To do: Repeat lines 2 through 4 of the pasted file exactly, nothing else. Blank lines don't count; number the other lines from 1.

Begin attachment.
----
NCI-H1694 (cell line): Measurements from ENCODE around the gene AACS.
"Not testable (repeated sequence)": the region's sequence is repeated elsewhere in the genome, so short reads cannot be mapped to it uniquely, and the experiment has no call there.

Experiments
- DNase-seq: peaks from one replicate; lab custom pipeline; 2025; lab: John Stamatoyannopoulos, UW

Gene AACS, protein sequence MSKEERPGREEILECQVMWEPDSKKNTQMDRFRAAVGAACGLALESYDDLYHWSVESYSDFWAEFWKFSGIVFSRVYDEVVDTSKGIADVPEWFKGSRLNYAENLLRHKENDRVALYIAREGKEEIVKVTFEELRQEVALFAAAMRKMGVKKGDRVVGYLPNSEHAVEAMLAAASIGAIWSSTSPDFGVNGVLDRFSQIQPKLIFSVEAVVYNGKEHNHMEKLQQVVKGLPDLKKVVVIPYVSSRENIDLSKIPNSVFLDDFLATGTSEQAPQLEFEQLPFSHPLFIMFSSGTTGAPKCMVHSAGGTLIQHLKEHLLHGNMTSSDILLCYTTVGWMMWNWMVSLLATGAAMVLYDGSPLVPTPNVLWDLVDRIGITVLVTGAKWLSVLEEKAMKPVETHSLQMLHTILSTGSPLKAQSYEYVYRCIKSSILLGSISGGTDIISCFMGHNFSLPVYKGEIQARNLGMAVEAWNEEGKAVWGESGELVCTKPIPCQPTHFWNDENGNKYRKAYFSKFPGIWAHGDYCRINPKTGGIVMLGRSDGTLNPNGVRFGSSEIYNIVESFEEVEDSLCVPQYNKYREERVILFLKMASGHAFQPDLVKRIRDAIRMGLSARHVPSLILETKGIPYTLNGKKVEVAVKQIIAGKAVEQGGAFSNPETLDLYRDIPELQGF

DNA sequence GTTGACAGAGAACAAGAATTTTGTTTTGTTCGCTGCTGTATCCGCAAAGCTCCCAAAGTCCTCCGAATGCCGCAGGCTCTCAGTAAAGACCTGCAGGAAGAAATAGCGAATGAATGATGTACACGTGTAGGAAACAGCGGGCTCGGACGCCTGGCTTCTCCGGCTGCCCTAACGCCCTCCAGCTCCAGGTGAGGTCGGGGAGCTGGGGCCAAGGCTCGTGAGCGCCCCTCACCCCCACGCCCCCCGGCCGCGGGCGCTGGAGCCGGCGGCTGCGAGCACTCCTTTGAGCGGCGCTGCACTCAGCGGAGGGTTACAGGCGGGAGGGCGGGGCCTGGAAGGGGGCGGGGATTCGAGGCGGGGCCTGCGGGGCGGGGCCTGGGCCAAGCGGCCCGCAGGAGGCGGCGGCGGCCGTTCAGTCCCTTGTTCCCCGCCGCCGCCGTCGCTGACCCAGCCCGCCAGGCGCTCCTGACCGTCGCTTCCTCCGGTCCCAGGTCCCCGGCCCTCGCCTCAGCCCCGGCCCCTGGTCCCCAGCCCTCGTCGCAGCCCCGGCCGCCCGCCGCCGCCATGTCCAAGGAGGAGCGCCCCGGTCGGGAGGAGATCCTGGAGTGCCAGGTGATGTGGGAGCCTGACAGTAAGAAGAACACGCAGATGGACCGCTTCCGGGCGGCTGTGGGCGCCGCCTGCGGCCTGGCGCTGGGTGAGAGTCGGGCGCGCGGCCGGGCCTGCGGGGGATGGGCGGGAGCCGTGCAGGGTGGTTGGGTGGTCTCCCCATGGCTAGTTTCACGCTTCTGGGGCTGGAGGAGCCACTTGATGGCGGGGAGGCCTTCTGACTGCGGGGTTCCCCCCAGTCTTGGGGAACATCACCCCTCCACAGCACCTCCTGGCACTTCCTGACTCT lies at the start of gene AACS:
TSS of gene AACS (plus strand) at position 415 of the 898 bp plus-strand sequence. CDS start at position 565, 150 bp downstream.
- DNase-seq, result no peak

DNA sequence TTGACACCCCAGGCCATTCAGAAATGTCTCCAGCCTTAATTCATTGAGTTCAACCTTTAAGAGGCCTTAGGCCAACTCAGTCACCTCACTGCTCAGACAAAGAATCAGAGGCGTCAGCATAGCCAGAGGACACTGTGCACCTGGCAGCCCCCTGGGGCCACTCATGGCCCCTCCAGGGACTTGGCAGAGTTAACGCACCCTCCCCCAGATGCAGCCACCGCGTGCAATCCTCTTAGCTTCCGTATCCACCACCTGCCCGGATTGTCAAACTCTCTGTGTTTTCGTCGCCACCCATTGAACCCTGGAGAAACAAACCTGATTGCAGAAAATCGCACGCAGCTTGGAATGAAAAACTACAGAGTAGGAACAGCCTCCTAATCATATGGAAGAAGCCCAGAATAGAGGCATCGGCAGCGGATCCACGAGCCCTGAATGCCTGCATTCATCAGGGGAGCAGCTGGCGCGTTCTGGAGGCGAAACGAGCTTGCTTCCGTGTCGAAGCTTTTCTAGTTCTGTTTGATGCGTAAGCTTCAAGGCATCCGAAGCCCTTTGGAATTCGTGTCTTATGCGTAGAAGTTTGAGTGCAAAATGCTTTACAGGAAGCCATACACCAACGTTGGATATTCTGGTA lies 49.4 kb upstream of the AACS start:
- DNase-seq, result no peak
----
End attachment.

"Not testable (repeated sequence)": the region's sequence is repeated elsewhere in the genome, so short reads cannot be mapped to it uniquely, and the experiment has no call there.

Experiments
- DNase-seq: peaks from one replicate; lab custom pipeline; 2025; lab: John Stamatoyannopoulos, UW